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Bailie in United Kingdom

In Scotland the word bailiff has taken the form of “bailie,” signifying a superior officer or magistrate of a municipal corporation. Bailies, by virtue of their office, are invested with certain judicial and administrative powers within the burgh for which they are appointed. They sit as police-court magistrates, being assisted usually by a paid legal adviser, called an “assessor,” and, in the larger burghs, act as a licensing court. It is usually said that a bailie is analogous to the English alderman, but this is only in so far as he is a person of superior dignity in the council, for, unlike an alderman, he continues to sit for the ward for which he has been elected after selection as a bailie.

He is always appointed from within the council, and his term of office is only that of an ordinary councillor, that is, for not more than three years. Bailie to give sasine was the person who appeared for the superior at the ceremony of giving sasine. This ceremony was abolished in 1845. The Bailie of Holyrood, or Bailie of the Abbey, was the official who had jurisdiction in all civil debts contracted within the precincts of the sanctuary (q.v.).

Source: Encyclopedia Britannica (1911)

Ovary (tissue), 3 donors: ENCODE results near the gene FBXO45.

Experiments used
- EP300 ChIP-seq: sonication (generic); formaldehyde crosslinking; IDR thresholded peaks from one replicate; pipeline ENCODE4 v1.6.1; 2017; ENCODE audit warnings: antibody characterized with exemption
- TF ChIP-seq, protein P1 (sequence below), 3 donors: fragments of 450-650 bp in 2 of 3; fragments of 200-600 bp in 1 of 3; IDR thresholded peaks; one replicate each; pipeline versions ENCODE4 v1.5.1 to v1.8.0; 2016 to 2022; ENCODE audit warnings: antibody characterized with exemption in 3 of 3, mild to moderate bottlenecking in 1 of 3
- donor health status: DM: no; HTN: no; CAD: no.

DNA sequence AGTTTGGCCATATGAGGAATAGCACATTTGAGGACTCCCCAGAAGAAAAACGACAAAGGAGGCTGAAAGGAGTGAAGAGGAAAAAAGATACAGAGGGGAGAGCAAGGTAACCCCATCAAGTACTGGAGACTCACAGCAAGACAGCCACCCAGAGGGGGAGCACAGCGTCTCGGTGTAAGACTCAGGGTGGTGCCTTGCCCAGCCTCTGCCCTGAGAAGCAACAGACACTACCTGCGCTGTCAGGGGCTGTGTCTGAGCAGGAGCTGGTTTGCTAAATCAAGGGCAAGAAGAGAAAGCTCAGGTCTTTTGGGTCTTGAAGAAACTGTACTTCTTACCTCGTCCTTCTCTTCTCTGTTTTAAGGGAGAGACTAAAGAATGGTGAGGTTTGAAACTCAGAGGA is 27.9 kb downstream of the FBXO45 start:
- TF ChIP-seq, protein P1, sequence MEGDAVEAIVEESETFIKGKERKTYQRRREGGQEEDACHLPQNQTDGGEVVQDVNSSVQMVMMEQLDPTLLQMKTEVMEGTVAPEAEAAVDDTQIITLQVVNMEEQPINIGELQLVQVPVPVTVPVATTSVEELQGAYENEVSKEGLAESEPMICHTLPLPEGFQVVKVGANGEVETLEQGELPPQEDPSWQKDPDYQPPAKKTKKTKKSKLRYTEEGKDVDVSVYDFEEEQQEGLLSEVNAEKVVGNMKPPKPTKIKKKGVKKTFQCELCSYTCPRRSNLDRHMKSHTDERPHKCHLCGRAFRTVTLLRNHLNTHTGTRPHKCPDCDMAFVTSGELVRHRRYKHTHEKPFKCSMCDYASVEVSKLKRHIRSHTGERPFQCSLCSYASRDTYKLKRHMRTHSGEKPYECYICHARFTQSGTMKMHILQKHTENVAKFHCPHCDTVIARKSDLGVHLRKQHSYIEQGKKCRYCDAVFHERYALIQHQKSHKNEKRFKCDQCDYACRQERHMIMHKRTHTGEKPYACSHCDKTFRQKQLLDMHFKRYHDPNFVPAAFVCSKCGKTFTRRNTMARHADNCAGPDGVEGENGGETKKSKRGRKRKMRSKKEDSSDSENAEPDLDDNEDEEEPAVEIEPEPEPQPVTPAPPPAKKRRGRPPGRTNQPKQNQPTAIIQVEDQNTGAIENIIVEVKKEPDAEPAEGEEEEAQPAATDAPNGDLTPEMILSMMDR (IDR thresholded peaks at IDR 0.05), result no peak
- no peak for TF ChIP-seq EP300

Concept of Bailie

Traditional meaning of bailie [1] in scots law: In Scotch law, a magistrate, alderman, or bailiff ; see the entry on types of courts, 92.

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Notes and References

  1. Based on A concise law dictionary of words, phrases and maxims, “Bailie”, Boston: Little, Brown, and Company, 1911, United States. This term and/or definition may be absolete. It is also called the Stimson’s Law dictionary, based on a glossary of terms, included Bailie.

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  • Article Name: Bailie
  • Author: Owen Stone
  • Description: In Scotland the word bailiff has taken the form of bailie, signifying a superior officer or magistrate of a municipal [...]

This entry was last updated: October 15, 2020

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